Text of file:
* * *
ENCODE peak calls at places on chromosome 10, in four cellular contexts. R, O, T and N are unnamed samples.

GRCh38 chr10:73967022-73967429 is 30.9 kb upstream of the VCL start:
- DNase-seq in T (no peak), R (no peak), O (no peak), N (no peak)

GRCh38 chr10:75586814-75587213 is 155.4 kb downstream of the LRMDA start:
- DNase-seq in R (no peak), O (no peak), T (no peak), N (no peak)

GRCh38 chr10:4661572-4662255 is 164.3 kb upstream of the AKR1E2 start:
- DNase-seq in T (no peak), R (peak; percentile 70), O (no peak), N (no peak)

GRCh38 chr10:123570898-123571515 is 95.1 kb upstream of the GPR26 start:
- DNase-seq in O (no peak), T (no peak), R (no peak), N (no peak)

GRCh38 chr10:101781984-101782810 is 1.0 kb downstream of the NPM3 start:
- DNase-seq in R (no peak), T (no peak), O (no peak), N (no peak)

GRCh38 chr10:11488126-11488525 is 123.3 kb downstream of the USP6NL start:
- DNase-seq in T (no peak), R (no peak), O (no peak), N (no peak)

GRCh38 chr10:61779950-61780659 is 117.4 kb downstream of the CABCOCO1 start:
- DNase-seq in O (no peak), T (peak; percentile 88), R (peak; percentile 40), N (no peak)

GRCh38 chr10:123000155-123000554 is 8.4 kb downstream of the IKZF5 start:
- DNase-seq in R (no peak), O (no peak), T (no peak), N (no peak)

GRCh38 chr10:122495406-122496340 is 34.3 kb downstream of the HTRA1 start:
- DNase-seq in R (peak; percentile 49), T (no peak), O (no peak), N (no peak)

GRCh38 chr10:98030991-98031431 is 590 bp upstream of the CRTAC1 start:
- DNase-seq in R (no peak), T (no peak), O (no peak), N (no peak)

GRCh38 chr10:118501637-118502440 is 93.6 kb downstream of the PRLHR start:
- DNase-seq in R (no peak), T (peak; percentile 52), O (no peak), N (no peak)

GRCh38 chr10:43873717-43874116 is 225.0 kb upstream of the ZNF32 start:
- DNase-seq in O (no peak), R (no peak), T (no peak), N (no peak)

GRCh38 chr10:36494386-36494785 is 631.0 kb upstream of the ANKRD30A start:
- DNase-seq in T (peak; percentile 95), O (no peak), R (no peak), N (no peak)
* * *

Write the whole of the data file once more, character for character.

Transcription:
ENCODE peak calls at places on chromosome 10, in four cellular contexts. R, O, T and N are unnamed samples.

GRCh38 chr10:73967022-73967429 is 30.9 kb upstream of the VCL start:
- DNase-seq in T (no peak), R (no peak), O (no peak), N (no peak)

GRCh38 chr10:75586814-75587213 is 155.4 kb downstream of the LRMDA start:
- DNase-seq in R (no peak), O (no peak), T (no peak), N (no peak)

GRCh38 chr10:4661572-4662255 is 164.3 kb upstream of the AKR1E2 start:
- DNase-seq in T (no peak), R (peak; percentile 70), O (no peak), N (no peak)

GRCh38 chr10:123570898-123571515 is 95.1 kb upstream of the GPR26 start:
- DNase-seq in O (no peak), T (no peak), R (no peak), N (no peak)

GRCh38 chr10:101781984-101782810 is 1.0 kb downstream of the NPM3 start:
- DNase-seq in R (no peak), T (no peak), O (no peak), N (no peak)

GRCh38 chr10:11488126-11488525 is 123.3 kb downstream of the USP6NL start:
- DNase-seq in T (no peak), R (no peak), O (no peak), N (no peak)

GRCh38 chr10:61779950-61780659 is 117.4 kb downstream of the CABCOCO1 start:
- DNase-seq in O (no peak), T (peak; percentile 88), R (peak; percentile 40), N (no peak)

GRCh38 chr10:123000155-123000554 is 8.4 kb downstream of the IKZF5 start:
- DNase-seq in R (no peak), O (no peak), T (no peak), N (no peak)

GRCh38 chr10:122495406-122496340 is 34.3 kb downstream of the HTRA1 start:
- DNase-seq in R (peak; percentile 49), T (no peak), O (no peak), N (no peak)

GRCh38 chr10:98030991-98031431 is 590 bp upstream of the CRTAC1 start:
- DNase-seq in R (no peak), T (no peak), O (no peak), N (no peak)

GRCh38 chr10:118501637-118502440 is 93.6 kb downstream of the PRLHR start:
- DNase-seq in R (no peak), T (peak; percentile 52), O (no peak), N (no peak)

GRCh38 chr10:43873717-43874116 is 225.0 kb upstream of the ZNF32 start:
- DNase-seq in O (no peak), R (no peak), T (no peak), N (no peak)

GRCh38 chr10:36494386-36494785 is 631.0 kb upstream of the ANKRD30A start:
- DNase-seq in T (peak; percentile 95), O (no peak), R (no peak), N (no peak)